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crystalography plates?


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Does anyone have any experience using a crystalography plate on a Biomek FX with a 96-well head? A scientist here asked if we have a robot capable of filling these plates: http://hamptonresearch.com/product_detail.aspx?sid=182&pid=82

They're a 96-well format, but within each well area there is 1 reservoir and 2-3 smaller wells (smaller than the wells of a 384-well plate) which hold at most 1-2ul. They would be filled with a combination of solvent (stamped from a source plate using the 96-tip head) and protein (from a tube, using one or more Span-8) tips. Has anyone done this? I don't know what level of accuracy we need, but it doesn't need to be too accurate.

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  • 3 months later...

Some of these plates seem to be easy to treat as 384 well plates when pipetting at fixed heights and ignoring liquid volumes / filling levels in the wells.

I could imagine to run the individual transfers with specific Techniques/Templates to avoid touching the bottom.


Some others have a more irregular format, so I would suggest to define different pieces of labware (96 well format) and swapping them with Instrument Setup steps as needed.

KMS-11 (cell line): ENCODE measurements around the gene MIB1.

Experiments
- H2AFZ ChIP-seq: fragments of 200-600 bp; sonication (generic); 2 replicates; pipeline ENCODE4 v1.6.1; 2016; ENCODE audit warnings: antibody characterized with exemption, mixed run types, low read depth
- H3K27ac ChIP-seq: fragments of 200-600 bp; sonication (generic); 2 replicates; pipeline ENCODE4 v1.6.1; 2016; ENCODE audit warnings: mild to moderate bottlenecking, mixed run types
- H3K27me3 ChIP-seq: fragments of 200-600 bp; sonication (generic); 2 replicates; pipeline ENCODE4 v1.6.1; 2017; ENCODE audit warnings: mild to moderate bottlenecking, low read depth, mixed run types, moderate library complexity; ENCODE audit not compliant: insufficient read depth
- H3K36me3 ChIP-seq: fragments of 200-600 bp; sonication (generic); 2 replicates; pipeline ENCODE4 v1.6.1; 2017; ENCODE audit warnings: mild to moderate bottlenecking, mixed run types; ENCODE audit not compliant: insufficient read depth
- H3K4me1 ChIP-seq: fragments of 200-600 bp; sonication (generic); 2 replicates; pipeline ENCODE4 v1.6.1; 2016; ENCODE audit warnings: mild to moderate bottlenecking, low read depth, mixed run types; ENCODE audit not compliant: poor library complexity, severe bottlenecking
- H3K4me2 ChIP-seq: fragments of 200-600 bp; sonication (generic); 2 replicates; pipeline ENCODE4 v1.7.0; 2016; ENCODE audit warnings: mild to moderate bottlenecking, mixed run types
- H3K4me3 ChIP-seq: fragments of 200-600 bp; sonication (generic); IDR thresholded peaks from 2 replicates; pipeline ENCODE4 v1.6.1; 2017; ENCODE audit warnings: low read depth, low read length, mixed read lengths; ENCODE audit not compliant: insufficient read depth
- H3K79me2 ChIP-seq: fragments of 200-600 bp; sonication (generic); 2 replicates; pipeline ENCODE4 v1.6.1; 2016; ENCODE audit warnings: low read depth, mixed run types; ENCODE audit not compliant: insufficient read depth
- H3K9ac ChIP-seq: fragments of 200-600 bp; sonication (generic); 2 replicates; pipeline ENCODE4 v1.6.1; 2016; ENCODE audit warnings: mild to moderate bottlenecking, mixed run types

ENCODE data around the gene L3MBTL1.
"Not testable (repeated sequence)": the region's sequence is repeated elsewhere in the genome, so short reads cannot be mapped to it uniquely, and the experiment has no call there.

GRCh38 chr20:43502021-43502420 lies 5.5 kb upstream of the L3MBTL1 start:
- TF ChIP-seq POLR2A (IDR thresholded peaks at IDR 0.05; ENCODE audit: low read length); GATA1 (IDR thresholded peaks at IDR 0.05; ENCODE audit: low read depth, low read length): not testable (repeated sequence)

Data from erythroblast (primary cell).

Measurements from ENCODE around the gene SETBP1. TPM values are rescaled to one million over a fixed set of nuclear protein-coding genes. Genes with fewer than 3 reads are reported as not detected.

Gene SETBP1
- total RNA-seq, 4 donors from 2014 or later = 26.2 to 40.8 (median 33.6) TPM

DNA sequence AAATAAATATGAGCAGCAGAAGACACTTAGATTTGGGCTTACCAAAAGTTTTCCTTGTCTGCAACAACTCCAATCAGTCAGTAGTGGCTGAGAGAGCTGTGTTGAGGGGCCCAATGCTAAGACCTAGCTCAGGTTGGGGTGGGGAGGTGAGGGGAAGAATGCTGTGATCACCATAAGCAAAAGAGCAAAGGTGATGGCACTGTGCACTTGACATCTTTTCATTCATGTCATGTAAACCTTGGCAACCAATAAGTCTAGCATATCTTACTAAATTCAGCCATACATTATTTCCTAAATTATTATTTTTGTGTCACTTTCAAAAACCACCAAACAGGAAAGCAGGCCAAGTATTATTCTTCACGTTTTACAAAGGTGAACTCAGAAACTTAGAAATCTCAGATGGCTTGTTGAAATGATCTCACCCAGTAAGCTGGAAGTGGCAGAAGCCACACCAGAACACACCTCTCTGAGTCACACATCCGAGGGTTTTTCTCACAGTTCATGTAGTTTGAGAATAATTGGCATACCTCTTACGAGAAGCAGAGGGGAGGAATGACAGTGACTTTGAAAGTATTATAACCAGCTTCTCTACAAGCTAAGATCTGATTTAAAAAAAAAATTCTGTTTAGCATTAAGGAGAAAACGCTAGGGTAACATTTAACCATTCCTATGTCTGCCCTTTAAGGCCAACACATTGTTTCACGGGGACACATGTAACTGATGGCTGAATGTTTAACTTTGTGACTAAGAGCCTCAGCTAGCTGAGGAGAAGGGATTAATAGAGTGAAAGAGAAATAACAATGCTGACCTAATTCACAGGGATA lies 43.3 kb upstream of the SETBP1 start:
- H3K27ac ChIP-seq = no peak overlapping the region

But I could also imagine to have only one labware definition and use different Pipetting Templates where you move to the desired XYZ-position.


For both cases make sure, the Auto-Select option for the Techniques is switched off so that the user must pick the correct Technique/Template manually!




I'm sorry for the delay, I just found this post (and some others) in another folder of the forum. It wasn't activated yet and I never received any notification about it.

So I moved it here as this seems to be the proper location.

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We decided to use similar plates that look more like a 384-well plate. They still have 1 large reservoir and three smaller ones, but in a square. We can fill the large reservoirs using the Biomek's 96-channel head (treating it as a 96-well plate) and then fill the small wells using another instrument (a LabCyte Echo that's ideal for hit-picking very small volumes).

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